At launch, users will be able to use the Chromecast to stream Netflix, YouTube, and Google Play videos. At some point in the future, Google will be adding support for additional apps, including Pandora Internet radio streaming. Beyond that, (and this feature is still in development) users will be able to share entire Chrome tabs with the Chromecast (some reports are indicating that this tab sharing is done using the WebRTC standard). Users will need to download and install a Google Cast extension, which will put a button to the right of the URL button that, when pressed, will “cast” the tab to the Chromecast which will pull it up over its own internet connection and output it to the TV. When on a website that implements the SDK, users will have additional options for sharing just the video and using the PC as a remote along with handy playback and volume controls.
Alternatively, Google is releasing a Chromecast SDK that will allow developers to integrate their streaming media with the Chromecast. Instead of needing to share the entire tab, web developers or mobile app developers will be able to integrate casting functionality that will allow users to share solely the streaming media with the Chromecast similar to the upcoming ability to stream just the YouTube or Netflix video itself rather than the entire web page with the video embedded into it. Unfortunately, there is currently a caveat that states that developers must have all there apps (using the Chromecast SDK) approved by Google.
Sharing ("Casting") a Chrome web browser tab to a TV from a PC using the Chromecast.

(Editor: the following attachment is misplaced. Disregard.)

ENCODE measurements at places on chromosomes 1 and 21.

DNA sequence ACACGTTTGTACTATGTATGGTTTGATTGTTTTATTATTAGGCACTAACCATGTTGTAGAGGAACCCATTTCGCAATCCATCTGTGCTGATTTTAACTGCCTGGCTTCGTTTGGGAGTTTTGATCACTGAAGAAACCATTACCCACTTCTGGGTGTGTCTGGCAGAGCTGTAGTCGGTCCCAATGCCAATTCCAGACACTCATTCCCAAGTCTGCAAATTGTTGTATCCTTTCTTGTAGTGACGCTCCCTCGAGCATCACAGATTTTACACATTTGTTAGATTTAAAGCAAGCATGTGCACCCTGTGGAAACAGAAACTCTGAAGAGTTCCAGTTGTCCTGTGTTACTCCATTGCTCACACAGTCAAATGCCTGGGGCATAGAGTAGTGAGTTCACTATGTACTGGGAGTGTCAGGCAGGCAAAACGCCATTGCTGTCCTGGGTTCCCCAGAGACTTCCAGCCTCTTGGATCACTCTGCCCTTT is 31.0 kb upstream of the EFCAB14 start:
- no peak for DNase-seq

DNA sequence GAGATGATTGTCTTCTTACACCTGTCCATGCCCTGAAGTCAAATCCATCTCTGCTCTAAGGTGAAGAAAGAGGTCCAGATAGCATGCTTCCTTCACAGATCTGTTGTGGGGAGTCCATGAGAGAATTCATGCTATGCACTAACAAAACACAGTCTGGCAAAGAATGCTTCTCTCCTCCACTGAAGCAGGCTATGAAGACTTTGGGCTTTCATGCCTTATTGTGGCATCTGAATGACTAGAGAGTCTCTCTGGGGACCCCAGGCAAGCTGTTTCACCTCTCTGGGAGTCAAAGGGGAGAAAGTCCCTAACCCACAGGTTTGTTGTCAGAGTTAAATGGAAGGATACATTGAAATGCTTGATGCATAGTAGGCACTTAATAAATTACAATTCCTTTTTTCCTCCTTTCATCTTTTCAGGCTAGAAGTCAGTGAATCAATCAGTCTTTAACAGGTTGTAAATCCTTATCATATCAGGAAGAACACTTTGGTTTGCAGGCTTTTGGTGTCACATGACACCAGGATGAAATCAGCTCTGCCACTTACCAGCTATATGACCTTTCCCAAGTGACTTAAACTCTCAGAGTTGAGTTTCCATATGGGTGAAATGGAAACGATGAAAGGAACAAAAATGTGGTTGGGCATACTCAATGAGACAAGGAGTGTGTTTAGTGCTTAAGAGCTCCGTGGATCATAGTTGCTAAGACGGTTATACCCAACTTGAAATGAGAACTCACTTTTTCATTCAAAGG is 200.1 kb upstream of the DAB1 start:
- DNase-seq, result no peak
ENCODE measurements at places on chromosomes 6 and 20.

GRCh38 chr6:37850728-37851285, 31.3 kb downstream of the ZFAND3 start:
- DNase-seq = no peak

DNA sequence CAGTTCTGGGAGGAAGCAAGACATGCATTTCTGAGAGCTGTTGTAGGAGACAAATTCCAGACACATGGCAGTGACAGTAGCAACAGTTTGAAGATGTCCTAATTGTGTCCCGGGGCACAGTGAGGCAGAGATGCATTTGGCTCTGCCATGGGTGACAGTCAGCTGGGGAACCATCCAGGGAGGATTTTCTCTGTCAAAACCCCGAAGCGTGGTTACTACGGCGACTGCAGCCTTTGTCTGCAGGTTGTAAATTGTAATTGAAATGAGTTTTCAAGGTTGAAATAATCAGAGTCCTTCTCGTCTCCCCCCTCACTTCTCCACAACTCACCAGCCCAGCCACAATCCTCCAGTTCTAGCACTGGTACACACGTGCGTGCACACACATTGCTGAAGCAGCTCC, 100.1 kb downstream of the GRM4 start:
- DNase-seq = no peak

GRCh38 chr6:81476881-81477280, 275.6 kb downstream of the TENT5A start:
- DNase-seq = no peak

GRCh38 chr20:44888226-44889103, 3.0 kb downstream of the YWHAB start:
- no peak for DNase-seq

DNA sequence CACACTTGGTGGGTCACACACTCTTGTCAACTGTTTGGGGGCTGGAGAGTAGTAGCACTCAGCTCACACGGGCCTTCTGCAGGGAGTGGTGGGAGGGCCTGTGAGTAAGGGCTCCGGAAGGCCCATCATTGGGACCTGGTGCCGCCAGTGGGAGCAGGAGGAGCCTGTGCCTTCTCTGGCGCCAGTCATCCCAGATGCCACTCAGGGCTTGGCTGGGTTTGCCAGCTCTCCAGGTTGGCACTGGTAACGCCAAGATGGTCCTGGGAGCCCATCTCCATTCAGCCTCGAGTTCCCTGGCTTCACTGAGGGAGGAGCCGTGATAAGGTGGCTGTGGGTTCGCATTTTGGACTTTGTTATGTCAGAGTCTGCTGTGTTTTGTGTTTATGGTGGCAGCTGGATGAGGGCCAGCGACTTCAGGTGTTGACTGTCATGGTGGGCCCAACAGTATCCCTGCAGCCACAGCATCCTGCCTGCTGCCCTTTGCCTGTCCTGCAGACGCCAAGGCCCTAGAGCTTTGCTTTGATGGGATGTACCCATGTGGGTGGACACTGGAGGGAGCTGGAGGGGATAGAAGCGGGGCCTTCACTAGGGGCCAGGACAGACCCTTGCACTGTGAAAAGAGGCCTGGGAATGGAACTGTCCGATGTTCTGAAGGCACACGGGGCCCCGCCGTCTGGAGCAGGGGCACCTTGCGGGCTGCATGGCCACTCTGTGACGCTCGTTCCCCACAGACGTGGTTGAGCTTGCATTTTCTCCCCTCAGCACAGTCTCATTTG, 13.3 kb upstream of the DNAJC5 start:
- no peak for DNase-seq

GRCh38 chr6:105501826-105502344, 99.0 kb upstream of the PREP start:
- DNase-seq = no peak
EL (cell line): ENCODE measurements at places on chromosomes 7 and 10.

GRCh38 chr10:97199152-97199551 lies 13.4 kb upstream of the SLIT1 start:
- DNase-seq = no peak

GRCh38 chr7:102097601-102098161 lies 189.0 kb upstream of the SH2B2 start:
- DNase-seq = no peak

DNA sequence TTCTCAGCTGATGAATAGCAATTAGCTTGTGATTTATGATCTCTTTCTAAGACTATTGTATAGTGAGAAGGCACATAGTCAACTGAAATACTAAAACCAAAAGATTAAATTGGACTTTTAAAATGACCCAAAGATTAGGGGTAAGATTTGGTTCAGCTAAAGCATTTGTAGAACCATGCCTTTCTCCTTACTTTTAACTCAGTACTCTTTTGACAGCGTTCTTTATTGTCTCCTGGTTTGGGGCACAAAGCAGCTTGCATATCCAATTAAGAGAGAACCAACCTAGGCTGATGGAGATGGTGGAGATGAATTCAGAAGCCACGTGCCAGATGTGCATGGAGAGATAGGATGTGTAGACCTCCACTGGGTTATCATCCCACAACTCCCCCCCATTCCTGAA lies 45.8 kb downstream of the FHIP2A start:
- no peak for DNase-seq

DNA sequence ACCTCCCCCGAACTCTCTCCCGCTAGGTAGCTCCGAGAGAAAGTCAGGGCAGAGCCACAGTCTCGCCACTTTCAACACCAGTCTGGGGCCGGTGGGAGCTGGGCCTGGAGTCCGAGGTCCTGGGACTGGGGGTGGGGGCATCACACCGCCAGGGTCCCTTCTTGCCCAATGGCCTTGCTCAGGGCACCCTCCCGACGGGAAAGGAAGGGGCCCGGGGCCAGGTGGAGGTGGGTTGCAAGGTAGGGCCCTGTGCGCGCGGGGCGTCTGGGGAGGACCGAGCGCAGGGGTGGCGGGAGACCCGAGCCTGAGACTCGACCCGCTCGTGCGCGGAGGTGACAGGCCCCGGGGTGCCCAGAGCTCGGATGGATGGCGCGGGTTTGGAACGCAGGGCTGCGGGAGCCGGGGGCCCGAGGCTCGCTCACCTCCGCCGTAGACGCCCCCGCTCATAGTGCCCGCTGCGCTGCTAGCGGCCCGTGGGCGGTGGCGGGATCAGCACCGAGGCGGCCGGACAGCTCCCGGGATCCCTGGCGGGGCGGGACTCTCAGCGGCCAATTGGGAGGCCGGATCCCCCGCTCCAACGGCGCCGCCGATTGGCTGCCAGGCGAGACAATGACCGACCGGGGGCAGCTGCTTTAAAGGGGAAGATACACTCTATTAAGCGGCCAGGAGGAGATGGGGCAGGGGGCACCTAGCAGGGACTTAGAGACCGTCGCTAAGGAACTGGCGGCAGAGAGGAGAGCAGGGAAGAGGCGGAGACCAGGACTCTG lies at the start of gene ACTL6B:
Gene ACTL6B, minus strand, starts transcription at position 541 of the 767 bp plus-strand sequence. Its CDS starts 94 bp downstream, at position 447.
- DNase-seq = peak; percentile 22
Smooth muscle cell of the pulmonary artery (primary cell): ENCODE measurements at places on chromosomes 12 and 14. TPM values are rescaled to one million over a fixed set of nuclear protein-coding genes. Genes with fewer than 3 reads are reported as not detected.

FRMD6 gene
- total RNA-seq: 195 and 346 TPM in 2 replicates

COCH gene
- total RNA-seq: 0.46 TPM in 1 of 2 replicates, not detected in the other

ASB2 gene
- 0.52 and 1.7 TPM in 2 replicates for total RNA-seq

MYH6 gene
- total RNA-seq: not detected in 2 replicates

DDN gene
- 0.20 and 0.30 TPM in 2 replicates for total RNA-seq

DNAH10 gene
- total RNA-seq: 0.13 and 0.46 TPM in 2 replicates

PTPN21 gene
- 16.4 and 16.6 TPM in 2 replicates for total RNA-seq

It should be noted that Wired has reported success in using the tab sharing functionality to play back local media by electing Chrome to playback locally-stored video files, but this is not a perfect solution as Chrome has a limited number of formats it can playback in a window and audio sync proved tricky at times. With that said, the Chromecast is intended to be an Internet streaming device, and Google is marketing it as such, so it is difficult to fault the Chromecast for local streaming issues. There are better solutions for getting the most out of your LAN-accessible media, after all.
The Chromecast is $35 and will ship as soon as August 7, 2013 from the Google Play Store. Amazon and Best Buy had stock listed on their websites until yesterday when both e-tailers sold out (though you might be lucky enough to find a Chromecast at a brick and mortar Best Buy store). For $35, you get the Chromecast itself, a rigid HDMI extender that extends the Chromecast closer to the edge of the TV to make installation/removal easier, and a USB power cord. Google was initially also offering 3 free months of Netflix Instant streaming but has since backed away from the promo due to overwhelming demand (and if Google can continue to sell out of Chromecasts without spending money on Netflix for each unit, it is going to do that despite the PR hit (or at least disappointed buyers) to bolster the profit margin on the inexpensive gadget).
The Chromecast does have its flaws, and the launch was not perfect (many OS support and device features are still being worked on), but at $35 it is a simple impulse buy on a device that should only get better from here as the company further fleshes out the software. Even on the off-chance that Google abandons the Chromecast, it can still stream Netflix, YouTube, and Google Play for a pittance.
Subject: General Tech | October 20, 2012 - 09:40 PM | Tim Verry
Tagged: xe303c12, Samsung, laptop, google, Exynos 5250, Chromebook, chrome os, arm